American actress Charlotte Cushman was a 19th-century theatrical icon, known for playing traditionally male roles like Romeo and Hamlet. She was not the only actress of her time to play these parts, but her style was uniquely assertive and athletic. However, her breakout acting role was Lady Macbeth.
Read the story of Cushman’s dramatic debut (after a short-lived attempt at an operatic career) in this excerpt from a new biography by Tana Wojczuk, Lady Romeo: The Radical and Revolutionary Life of Charlotte Cushman, America’s First Celebrity.
“Never fell in love with a lord, never made an immense fortune, and never played Lady Macbeth,” wrote one of Charlotte’s contemporaries. It was a role actresses dreamed of, and one typically reserved for a star.
The role was intimidating in part because it was so closely associated with the legendary British actress Sarah Siddons. Siddons was first cast in the role in 1785, a little more than fifty years earlier. At the time she was unfamiliar with Macbeth, and stayed up late reading the play by candlelight: “I went on with tolerable composure in the silence of the night (a night I can never forget),” Siddons wrote in her memoirs, “till I came to the assassination scene,” where Macbeth botches the murder of the king. To keep herself and her husband from being caught, Lady Macbeth must wrest the bloody daggers from his hands. As Siddons read, the play began to scare her so badly she had to put it down. She grabbed her candle and “hurried out of the room in a paroxysm of terror,” imagining that her own silk dress rustling behind her as she climbed the stairs was a ghost following her. It would be another six years before she agreed to play Lady Macbeth again, but she would eventually make it her signature role.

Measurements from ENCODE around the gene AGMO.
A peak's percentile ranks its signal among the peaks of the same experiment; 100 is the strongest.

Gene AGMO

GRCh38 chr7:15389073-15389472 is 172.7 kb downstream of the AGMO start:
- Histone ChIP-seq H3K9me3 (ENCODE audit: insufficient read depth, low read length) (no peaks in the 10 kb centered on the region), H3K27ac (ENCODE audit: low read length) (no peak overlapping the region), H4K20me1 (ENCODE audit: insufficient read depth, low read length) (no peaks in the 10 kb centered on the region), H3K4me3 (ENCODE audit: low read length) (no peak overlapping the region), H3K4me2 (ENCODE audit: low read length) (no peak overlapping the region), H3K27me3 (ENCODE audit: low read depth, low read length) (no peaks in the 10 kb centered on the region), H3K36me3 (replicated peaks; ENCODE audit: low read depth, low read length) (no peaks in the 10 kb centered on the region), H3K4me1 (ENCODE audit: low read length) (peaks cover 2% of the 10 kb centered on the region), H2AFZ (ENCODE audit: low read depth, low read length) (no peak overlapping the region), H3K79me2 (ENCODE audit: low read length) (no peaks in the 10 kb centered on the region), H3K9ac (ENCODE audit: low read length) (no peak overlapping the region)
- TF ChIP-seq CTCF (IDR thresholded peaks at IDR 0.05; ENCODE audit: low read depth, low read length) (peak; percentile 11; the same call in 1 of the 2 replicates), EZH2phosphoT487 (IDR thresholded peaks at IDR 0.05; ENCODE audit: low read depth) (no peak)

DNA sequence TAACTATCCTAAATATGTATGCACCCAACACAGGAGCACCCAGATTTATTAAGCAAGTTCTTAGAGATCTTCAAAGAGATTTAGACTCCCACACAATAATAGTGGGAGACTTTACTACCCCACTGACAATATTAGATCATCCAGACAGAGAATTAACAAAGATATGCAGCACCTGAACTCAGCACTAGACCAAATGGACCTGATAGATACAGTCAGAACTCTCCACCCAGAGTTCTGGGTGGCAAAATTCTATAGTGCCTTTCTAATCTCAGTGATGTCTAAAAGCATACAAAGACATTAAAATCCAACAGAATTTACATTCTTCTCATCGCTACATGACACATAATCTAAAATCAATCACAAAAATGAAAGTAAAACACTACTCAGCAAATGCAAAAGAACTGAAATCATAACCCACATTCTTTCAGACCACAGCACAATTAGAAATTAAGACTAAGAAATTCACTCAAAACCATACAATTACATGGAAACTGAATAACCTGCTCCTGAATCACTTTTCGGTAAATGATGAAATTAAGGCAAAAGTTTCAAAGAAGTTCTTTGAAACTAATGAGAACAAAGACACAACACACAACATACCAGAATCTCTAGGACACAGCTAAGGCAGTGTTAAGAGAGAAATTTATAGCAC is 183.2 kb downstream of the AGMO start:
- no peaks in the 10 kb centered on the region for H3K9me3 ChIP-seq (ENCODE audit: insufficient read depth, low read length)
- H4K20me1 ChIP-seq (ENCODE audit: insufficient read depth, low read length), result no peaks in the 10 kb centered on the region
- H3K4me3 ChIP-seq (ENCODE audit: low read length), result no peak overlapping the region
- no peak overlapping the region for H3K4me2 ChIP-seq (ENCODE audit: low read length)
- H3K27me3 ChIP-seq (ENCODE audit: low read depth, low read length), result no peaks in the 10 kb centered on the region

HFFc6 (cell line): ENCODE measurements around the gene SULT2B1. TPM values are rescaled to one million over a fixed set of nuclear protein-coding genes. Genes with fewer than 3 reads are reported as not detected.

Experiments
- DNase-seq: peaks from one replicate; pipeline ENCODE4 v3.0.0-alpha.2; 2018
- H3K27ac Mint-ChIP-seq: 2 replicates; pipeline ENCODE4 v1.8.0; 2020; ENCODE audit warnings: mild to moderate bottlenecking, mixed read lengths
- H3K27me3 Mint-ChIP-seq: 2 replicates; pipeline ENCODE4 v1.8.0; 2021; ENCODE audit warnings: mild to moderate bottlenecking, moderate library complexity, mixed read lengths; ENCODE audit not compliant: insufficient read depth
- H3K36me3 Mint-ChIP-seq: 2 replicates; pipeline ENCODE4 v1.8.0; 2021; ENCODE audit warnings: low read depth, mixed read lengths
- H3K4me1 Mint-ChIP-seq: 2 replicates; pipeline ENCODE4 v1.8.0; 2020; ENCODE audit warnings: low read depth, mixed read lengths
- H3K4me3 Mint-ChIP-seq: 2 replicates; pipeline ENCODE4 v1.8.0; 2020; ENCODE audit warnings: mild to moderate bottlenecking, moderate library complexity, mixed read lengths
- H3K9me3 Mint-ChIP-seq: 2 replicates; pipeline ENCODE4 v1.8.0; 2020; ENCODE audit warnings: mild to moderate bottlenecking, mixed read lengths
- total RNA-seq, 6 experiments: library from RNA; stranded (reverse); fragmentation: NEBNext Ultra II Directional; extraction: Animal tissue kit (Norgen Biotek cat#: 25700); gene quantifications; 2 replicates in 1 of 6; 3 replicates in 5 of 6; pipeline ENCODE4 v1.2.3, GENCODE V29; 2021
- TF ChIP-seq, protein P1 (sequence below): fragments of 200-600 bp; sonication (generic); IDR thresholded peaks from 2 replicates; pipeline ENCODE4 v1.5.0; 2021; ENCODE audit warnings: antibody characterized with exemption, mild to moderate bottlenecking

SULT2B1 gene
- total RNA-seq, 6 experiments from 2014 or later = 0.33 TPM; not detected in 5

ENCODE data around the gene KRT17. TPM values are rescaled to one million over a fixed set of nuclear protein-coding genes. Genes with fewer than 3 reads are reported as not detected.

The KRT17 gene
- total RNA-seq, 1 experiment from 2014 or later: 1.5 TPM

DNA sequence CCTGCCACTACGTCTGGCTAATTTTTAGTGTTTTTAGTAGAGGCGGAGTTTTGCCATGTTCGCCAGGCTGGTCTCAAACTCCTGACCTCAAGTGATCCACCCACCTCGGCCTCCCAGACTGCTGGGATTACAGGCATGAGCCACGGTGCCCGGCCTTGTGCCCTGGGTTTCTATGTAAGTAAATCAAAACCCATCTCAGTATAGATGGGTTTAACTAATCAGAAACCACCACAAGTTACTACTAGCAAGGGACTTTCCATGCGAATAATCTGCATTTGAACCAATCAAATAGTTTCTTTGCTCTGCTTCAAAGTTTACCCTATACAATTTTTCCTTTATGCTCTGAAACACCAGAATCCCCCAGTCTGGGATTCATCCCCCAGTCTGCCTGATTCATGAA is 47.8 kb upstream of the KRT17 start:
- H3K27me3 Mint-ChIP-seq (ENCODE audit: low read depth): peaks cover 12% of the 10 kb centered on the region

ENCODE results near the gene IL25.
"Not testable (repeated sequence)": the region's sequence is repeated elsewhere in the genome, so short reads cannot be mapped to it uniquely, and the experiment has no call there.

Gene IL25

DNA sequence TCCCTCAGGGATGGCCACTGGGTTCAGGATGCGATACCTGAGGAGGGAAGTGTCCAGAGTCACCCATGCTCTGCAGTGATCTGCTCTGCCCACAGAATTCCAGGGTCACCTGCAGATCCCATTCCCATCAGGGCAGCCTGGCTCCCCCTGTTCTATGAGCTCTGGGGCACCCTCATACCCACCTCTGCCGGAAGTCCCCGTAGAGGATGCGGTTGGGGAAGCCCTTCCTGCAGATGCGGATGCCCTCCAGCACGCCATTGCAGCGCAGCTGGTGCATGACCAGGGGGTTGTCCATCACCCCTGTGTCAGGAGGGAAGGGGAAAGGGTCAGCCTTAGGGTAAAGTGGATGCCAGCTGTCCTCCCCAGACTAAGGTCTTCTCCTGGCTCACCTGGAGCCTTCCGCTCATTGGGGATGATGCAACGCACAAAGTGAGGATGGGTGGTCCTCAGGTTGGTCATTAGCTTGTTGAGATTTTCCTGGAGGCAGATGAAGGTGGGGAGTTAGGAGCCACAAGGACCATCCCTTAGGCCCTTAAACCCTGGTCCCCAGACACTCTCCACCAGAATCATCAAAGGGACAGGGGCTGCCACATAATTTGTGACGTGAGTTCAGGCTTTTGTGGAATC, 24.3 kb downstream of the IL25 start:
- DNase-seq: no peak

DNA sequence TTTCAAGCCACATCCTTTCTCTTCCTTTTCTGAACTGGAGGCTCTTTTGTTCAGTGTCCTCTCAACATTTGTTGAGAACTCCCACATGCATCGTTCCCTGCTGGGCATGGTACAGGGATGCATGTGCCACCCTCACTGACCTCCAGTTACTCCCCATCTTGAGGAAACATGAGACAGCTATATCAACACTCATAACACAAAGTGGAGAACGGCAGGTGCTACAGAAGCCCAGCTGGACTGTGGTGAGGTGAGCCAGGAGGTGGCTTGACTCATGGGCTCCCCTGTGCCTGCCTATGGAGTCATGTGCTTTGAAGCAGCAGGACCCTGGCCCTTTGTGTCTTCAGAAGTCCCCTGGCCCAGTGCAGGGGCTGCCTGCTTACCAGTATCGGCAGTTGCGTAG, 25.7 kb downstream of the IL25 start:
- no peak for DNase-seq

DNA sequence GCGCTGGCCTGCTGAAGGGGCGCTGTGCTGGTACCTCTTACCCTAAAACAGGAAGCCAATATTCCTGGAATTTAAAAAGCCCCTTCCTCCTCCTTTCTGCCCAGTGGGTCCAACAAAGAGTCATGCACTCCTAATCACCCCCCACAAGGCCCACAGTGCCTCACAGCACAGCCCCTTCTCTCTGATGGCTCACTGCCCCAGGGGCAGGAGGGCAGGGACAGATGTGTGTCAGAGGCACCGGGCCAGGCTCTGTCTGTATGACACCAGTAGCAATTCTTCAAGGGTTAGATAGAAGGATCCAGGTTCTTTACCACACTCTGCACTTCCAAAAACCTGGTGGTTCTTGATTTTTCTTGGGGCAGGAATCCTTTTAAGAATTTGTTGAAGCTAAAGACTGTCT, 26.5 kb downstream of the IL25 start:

Slim and statuesque with large, dark eyes, Siddons was a celebrated beauty. And her feminine figure and seeming fragility aided her in getting the audience’s sympathy in tragic roles. Lady Macbeth, who brags about being steely enough to kill her own child, is one of the most unsympathetic women in theatre, but Siddons found a way around this. She decided her Lady Macbeth should be “fair, feminine, nay, perhaps even fragile.”
Siddons dressed herself for the part in bridal white, with a nun-like white wimple that framed her guilt-stricken face. Her Lady Macbeth was a woman who used her beauty to seduce Macbeth into doing what she wanted.
Siddons had died in 1831, five years earlier, but thanks to a recent biography she was more on the audience’s mind than ever. Nostalgia elevated the great tragedienne still higher, and Charlotte seemed to be competing with a ghost.
Physically, Charlotte could not have been more different from Sarah Siddons. At five-foot-seven she was a towering figure onstage, taller than most men. Her body was strong, and she moved like a “pythoness.” Far from fragile, Charlotte had what one rival called a “lantern jaw,” wide shoulders, and large breasts and hips—erotic, perhaps, but not traditionally feminine. She had to find a new way to play Lady Macbeth, and quickly.
With only a few days to learn the part, Charlotte rose early each morning and walked to the theatre, where she rehearsed for several hours with James Caldwell. At night she climbed up to the garret of the house where she boarded and sat on the floor reading the lines out loud to herself until she had them memorized.